It is not in the national interest to leave Euratom after Brexit

Leaving Euratom may mean that we are unable to import the fuel to power our nuclear stations

Saturday 05 August 2017 21:23
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Does Michael Gove really believe that the ECJ is a threat to national sovereignty in such a specialist area of cooperation as nuclear science?
Does Michael Gove really believe that the ECJ is a threat to national sovereignty in such a specialist area of cooperation as nuclear science?

Consider the case of Michael Gove, a clever politician brought back to the Cabinet to reinforce the Prime Minister’s Eurosceptic flank after the election. He attracted favourable headlines last month by restating at some length, in a 5,000-word speech, the Government’s aim of banning the sale of new all-petrol or diesel cars and vans by 2040.

Not previously known for his devotion to the green cause, Mr Gove has impressed civil servants and environmental lobbyists with his application to understanding his new brief at the Department for the Environment, Food and Rural Affairs. It reminded us of his service for a year as Secretary of State for Justice, when he said many of the right things about prisons reform, but unfortunately was not in post long enough for his fine words to be tested.

This time, Mr Gove has been in the job for eight weeks and the contradictions of his position are already evident. Today, Professor Martin Freer, one of Britain’s leading nuclear physicists, writes for The Independent to warn of the threat from Brexit to the ambition of carbon-free transport in Britain.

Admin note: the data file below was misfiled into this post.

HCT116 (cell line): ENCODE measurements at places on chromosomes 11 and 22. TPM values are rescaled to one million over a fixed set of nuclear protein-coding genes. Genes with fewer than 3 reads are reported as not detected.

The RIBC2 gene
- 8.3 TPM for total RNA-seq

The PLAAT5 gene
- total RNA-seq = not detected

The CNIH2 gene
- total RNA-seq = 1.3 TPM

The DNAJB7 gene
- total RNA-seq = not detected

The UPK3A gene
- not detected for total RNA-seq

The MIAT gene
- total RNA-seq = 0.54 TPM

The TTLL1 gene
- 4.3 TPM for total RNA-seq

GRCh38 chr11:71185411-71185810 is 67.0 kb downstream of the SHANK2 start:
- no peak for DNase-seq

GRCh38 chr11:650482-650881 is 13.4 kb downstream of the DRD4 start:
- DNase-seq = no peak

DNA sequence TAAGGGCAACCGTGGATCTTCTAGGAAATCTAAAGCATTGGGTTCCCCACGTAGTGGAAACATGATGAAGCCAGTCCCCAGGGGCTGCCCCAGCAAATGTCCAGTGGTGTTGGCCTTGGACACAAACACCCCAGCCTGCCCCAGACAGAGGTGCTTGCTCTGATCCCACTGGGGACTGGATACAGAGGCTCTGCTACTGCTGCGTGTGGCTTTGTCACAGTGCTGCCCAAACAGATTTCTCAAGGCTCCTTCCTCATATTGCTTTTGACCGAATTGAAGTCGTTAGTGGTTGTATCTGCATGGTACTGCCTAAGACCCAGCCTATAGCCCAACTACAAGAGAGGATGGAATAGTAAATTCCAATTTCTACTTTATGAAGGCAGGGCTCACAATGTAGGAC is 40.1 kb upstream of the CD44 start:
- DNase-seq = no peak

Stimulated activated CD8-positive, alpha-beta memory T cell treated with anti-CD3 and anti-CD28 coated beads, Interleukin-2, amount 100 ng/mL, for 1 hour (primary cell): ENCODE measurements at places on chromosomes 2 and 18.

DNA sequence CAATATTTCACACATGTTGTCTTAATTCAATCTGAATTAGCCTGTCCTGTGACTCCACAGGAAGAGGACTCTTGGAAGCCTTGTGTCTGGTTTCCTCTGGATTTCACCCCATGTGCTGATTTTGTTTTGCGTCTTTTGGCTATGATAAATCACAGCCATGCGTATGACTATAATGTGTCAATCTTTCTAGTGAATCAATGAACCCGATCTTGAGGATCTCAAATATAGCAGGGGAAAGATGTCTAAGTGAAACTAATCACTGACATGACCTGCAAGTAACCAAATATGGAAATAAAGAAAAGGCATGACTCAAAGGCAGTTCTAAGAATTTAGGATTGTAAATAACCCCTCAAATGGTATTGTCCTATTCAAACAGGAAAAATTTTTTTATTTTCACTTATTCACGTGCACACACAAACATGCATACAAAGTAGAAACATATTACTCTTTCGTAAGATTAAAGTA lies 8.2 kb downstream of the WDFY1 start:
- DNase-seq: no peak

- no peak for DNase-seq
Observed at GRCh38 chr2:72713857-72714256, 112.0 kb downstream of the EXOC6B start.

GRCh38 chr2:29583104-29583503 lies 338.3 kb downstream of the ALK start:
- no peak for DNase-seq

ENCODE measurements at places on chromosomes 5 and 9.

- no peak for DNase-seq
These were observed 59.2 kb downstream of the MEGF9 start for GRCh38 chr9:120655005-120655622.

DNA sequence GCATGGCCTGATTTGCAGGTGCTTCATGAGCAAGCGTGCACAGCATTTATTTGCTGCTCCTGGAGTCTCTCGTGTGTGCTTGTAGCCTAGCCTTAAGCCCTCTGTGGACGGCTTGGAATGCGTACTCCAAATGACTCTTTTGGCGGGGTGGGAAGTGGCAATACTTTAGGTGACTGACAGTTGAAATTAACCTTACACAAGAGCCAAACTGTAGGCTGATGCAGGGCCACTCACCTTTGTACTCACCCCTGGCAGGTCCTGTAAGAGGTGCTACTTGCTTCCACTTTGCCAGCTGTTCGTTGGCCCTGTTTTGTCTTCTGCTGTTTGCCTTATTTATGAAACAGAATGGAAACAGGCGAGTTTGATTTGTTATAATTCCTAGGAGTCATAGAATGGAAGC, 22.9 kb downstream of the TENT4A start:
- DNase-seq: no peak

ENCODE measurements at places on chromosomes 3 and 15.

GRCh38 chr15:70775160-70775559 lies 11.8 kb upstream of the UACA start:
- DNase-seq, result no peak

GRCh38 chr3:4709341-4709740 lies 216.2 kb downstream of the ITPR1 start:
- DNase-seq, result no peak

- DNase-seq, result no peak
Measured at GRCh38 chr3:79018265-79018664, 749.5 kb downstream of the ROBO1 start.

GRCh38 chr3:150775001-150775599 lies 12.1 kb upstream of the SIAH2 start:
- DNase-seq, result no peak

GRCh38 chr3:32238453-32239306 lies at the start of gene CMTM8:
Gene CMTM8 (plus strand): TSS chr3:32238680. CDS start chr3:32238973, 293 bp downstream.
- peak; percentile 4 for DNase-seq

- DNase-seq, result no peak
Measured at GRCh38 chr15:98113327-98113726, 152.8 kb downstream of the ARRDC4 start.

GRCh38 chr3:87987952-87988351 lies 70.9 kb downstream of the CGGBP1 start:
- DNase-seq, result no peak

He argues that Theresa May’s determination that the UK should withdraw from Euratom, the European Union’s nuclear cooperation alliance, threatens the expansion of nuclear power in this country, which he believes is needed for the green transport revolution. Leaving Euratom may mean that we are unable to import the fuel to power our nuclear stations. Even if the negotiations go well and quickly, his assessment is withering: “The best-case scenario is that we spend an enormous amount of money, time and resources to create the same situation we have now.”

The Prime Minister insists that the EU and Euratom are legally linked entities and that leaving the EU means we have to leave the nuclear club too. The Independent suspects that the connection is more to do with the European Court of Justice, which enforces Euratom rules as well as EU laws.

However, we find it hard to believe that Eurosceptic hardliners, such as Mr Gove, really believe that the ECJ is a threat to national sovereignty in such a specialist area of cooperation as nuclear science.

We hope that the Environment Secretary will listen to the unanimous view of Professor Freer and his colleagues in academia and the nuclear industry that Euratom membership is in the British national interest. We do not believe it is too late for Britain’s notification of intention to withdraw from Euratom to be rescinded. With goodwill on both sides the legal complications can be sorted out and the UK could remain in the body that has “operated quietly and effectively”, as Professor Freer says, since we joined in 1973.

If Mr Gove resolves this contradiction in favour of science, the national interest and the environment, he would deserve our praise.

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